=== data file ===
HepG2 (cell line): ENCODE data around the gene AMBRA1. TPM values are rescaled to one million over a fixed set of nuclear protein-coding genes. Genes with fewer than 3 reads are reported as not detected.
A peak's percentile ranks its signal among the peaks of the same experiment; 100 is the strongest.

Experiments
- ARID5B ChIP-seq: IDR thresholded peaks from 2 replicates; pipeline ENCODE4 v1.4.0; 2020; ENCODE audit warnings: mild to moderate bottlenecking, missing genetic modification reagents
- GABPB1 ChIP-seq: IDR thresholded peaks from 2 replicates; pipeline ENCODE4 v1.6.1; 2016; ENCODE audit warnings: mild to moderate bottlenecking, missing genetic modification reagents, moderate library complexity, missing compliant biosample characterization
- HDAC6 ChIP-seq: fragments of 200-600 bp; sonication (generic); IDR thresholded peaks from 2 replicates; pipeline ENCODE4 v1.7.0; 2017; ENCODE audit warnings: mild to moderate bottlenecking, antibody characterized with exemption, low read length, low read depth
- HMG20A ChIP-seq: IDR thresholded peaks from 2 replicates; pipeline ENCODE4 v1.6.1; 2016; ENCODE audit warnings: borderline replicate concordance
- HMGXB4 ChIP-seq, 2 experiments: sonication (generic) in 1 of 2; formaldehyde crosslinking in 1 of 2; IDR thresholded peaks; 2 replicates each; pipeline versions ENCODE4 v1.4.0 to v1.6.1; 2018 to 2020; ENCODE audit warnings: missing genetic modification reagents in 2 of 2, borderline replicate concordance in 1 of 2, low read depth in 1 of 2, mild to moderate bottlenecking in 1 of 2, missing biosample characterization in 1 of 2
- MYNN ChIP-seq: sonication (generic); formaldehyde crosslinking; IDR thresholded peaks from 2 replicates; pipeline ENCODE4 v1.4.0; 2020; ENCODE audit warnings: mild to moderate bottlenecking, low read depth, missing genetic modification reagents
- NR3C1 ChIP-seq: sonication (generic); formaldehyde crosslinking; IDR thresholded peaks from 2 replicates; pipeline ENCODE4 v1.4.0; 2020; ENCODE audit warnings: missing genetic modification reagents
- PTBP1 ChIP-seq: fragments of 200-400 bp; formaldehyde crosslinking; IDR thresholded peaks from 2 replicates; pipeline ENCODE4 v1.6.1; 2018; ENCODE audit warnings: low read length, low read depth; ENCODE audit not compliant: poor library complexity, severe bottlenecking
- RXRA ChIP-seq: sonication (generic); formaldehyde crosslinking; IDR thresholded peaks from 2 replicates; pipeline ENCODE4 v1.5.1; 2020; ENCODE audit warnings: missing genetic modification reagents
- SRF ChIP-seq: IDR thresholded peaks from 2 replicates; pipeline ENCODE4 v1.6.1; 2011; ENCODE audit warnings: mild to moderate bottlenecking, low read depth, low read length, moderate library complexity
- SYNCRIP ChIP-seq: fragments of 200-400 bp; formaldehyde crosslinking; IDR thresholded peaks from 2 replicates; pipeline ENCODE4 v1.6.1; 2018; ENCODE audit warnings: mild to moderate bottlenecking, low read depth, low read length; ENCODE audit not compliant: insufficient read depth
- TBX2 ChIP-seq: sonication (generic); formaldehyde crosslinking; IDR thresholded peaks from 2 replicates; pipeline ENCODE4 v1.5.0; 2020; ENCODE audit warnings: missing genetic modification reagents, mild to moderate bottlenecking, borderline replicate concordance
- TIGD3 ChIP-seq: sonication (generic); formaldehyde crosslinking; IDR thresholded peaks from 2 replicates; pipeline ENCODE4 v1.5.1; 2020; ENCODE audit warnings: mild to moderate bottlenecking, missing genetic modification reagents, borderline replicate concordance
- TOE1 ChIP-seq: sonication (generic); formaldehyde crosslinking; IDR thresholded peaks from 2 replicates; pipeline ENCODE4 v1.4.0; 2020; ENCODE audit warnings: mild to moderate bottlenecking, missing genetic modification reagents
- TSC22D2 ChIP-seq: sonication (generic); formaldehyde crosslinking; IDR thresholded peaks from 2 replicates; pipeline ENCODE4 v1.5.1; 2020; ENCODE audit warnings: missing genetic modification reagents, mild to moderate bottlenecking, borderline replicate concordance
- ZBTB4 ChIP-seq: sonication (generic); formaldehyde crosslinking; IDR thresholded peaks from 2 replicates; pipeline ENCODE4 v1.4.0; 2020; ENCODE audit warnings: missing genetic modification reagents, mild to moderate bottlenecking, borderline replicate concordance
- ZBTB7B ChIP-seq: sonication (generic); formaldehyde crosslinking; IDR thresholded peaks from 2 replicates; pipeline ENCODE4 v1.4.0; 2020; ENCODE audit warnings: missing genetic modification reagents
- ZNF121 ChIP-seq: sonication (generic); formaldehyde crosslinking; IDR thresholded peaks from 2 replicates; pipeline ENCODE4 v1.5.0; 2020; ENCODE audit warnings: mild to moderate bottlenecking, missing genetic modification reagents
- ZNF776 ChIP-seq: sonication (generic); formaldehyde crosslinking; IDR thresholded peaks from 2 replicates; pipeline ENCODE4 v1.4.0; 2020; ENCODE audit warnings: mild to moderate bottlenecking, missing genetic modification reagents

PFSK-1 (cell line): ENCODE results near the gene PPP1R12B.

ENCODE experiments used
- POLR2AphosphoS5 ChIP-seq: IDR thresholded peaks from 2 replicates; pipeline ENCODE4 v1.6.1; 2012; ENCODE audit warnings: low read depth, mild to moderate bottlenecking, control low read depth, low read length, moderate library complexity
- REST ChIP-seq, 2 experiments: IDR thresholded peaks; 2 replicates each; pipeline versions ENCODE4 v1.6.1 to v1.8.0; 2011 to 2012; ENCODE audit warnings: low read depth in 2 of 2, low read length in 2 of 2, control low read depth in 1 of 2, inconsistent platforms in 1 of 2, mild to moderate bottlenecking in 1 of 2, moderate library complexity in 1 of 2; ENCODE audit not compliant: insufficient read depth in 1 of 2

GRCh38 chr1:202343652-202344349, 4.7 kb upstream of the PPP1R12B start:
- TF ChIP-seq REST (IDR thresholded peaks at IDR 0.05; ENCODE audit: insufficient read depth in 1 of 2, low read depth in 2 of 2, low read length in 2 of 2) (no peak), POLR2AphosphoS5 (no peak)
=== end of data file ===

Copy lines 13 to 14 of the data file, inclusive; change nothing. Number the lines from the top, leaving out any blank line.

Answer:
- SRF ChIP-seq: IDR thresholded peaks from 2 replicates; pipeline ENCODE4 v1.6.1; 2011; ENCODE audit warnings: mild to moderate bottlenecking, low read depth, low read length, moderate library complexity
- SYNCRIP ChIP-seq: fragments of 200-400 bp; formaldehyde crosslinking; IDR thresholded peaks from 2 replicates; pipeline ENCODE4 v1.6.1; 2018; ENCODE audit warnings: mild to moderate bottlenecking, low read depth, low read length; ENCODE audit not compliant: insufficient read depth